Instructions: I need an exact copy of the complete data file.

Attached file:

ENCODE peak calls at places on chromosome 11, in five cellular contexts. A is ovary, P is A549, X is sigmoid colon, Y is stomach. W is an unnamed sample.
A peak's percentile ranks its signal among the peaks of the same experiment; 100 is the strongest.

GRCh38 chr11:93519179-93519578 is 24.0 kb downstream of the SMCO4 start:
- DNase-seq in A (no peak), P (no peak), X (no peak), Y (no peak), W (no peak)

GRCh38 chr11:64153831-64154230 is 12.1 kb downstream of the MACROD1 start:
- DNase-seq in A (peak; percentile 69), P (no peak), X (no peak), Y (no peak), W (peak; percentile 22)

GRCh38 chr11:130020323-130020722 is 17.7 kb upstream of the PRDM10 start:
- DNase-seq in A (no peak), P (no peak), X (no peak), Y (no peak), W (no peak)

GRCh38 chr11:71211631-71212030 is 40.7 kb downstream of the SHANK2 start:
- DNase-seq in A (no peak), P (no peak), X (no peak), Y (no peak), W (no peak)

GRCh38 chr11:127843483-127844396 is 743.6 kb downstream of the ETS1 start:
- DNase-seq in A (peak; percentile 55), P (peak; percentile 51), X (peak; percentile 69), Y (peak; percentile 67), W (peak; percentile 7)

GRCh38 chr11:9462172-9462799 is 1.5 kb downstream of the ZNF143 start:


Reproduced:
ENCODE peak calls at places on chromosome 11, in five cellular contexts. A is ovary, P is A549, X is sigmoid colon, Y is stomach. W is an unnamed sample.
A peak's percentile ranks its signal among the peaks of the same experiment; 100 is the strongest.

GRCh38 chr11:93519179-93519578 is 24.0 kb downstream of the SMCO4 start:
- DNase-seq in A (no peak), P (no peak), X (no peak), Y (no peak), W (no peak)

GRCh38 chr11:64153831-64154230 is 12.1 kb downstream of the MACROD1 start:
- DNase-seq in A (peak; percentile 69), P (no peak), X (no peak), Y (no peak), W (peak; percentile 22)

GRCh38 chr11:130020323-130020722 is 17.7 kb upstream of the PRDM10 start:
- DNase-seq in A (no peak), P (no peak), X (no peak), Y (no peak), W (no peak)

GRCh38 chr11:71211631-71212030 is 40.7 kb downstream of the SHANK2 start:
- DNase-seq in A (no peak), P (no peak), X (no peak), Y (no peak), W (no peak)

GRCh38 chr11:127843483-127844396 is 743.6 kb downstream of the ETS1 start:
- DNase-seq in A (peak; percentile 55), P (peak; percentile 51), X (peak; percentile 69), Y (peak; percentile 67), W (peak; percentile 7)

GRCh38 chr11:9462172-9462799 is 1.5 kb downstream of the ZNF143 start: